I'm a designer, engineer and thinker, operating at the intersection of Machine Learning, Flora-Fauna-Human-Computer-Interaction, reGenerative Culture, OpenSource, Mindfulness and Creativity. I'm interested in a range of Ideas, but my attention lies on developing instruments and habits to simply sit & breath, here and now.

I'm a designer, engineer and thinker, operating at the intersection of Machine Learning, Flora-Fauna-Human-Computer-Interaction, reGenerative Culture, OpenSource, Mindfulness and Creativity. I'm interested in a range of Ideas, but my attention lies on developing instruments and habits to simply sit & breath, here and now.

Internal Link
Updated on
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Mapping the bike friendliness and improvements in Berlin

Mapping the bike friendliness and improvements in Berlin

Fix My Berlin

Wir wollen, dass Berlin eine richtig gute Fahrradstadt wird. Auf dieser Plattform begleiten wir das kommende Berliner Mobilitätsgesetz. Auf der Karte siehst du, was die Stadt alles für den Radverkehr plant. Der von uns entwickelte Happy-Bike-Index zeigt dir wo du zur Zeit in Berlin schon entspannt und sicher Radfahren kannst und wo es noch gefährlich ist. Nach und nach bereiten wir weitere Daten zum Radverkehr auf und veröffentlichen Sie hier auf der Plattform. In Zukunft wollen wir auch den Dialog zwischen Verwaltung und Bürger*innen stärken und konstruktiv gestalten. Denn gemeinsam kommen wir schneller zu einer Stadt, die nicht nur für Radfahrer*innen sondern für alle Berliner*innen lebenswerter ist.

Wir wollen, dass Berlin eine richtig gute Fahrradstadt wird. Auf dieser Plattform begleiten wir das kommende Berliner Mobilitätsgesetz. Auf der Karte siehst du, was die Stadt alles für den Radverkehr plant. Der von uns entwickelte Happy-Bike-Index zeigt dir wo du zur Zeit in Berlin schon entspannt und sicher Radfahren kannst und wo es noch gefährlich ist. Nach und nach bereiten wir weitere Daten zum Radverkehr auf und veröffentlichen Sie hier auf der Plattform. In Zukunft wollen wir auch den Dialog zwischen Verwaltung und Bürger*innen stärken und konstruktiv gestalten. Denn gemeinsam kommen wir schneller zu einer Stadt, die nicht nur für Radfahrer*innen sondern für alle Berliner*innen lebenswerter ist.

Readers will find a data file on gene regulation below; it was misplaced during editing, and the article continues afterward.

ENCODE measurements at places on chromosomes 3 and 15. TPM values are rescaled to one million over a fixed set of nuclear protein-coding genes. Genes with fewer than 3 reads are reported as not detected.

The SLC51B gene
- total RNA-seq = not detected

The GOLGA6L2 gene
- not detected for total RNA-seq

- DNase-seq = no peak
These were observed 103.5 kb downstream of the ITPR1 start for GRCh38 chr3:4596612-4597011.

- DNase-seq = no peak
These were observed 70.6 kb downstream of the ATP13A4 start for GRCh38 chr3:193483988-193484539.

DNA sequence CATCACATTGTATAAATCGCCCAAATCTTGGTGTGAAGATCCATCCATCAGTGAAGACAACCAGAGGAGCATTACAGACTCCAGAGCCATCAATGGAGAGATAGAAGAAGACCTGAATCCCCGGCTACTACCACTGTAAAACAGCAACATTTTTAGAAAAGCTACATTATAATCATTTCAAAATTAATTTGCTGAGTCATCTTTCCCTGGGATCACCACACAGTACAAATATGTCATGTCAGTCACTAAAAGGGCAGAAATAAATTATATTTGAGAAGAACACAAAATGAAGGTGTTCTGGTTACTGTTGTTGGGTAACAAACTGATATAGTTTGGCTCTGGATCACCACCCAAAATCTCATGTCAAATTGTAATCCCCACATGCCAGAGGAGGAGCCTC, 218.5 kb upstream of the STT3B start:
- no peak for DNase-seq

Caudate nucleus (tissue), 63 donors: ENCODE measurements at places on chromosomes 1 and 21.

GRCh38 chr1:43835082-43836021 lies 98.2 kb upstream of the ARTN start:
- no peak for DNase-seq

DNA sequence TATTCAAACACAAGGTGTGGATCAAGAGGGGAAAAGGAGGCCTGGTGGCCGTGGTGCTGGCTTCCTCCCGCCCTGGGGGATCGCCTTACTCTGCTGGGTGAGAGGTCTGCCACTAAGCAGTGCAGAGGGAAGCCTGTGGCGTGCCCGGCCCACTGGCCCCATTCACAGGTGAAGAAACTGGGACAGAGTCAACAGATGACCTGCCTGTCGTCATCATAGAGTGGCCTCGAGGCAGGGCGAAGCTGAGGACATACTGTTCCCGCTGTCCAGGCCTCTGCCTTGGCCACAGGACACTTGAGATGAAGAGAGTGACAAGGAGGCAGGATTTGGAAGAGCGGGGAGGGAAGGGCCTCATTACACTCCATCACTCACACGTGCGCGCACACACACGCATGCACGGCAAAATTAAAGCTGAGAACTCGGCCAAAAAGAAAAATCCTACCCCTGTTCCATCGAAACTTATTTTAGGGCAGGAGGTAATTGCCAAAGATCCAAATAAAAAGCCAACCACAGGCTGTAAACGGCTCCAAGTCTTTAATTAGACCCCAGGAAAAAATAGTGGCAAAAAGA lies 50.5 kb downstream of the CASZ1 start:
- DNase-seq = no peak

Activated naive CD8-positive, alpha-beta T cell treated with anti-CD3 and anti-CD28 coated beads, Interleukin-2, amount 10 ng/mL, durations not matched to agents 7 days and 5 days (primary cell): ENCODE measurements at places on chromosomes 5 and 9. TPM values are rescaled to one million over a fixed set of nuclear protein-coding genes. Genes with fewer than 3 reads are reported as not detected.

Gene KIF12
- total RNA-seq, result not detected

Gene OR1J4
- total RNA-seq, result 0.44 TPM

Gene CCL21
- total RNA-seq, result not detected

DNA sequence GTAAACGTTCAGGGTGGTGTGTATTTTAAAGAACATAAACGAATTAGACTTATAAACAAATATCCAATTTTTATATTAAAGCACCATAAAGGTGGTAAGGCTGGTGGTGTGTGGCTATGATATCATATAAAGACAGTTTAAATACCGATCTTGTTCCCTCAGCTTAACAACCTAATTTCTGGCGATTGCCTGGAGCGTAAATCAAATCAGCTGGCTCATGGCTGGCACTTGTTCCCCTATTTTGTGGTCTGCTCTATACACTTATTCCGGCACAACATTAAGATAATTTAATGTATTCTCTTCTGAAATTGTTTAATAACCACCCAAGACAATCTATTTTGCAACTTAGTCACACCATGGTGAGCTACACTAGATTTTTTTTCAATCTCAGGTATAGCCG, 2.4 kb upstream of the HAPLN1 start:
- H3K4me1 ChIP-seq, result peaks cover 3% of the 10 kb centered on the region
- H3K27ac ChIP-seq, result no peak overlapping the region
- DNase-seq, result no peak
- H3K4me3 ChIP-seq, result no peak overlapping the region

Internal Link
Updated on
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Water quality of Berlin swimming spots

Water quality of Berlin swimming spots

Berliner Badestellen
Internal Link
Updated on
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Interdisciplinary research group at FH Potsdam situated between interface design, computer science and the humanities

Interdisciplinary research group at FH Potsdam situated between interface design, computer science and the humanities

Urban Complexity Lab

We are an interdisciplinary research group at Fachhochschule Potsdam situated between interface design, computer science, and the humanities. Our work revolves around information visualization with a particular focus on the challenges and questions arising from social, cultural, and technological transformations. Our mission is to make sense of comprehensive datasets and complex issues by developing creative and critical approaches to visualization. All our research projects are collaborative in nature. We are working with academic and cultural institutions as well as public and private organizations, especially in the contexts of digital humanities, smart cities, and science communication. The lab is a collaboration between the Department of Design and the Institute for Urban Futures. At the junction of design teaching and visualization research, we strive to have an impact in both academia and the world of practice. For the physical and social space of the lab, our ambition is to cultivate a stimulating environment for a transdisciplinary community of designers, developers, and scholars engaging with contemporary issues of societal relevance. We are keen to share our work with the broader public via interactive prototypes, exhibitions and workshops, and with our academic peers through conferences and journals. The research lab is jointly directed by Marian Dörk, research professor for information visualization, and Boris Müller, professor for interaction design. Located in the main building on the FHP campus in Potsdam, the lab is a place where researchers and students with varying backgrounds especially interface design, informatics, and cultural studies are working together. We frequently invite practitioners and researchers to our public lecture series information+visualization to speak about current topics in data visualization.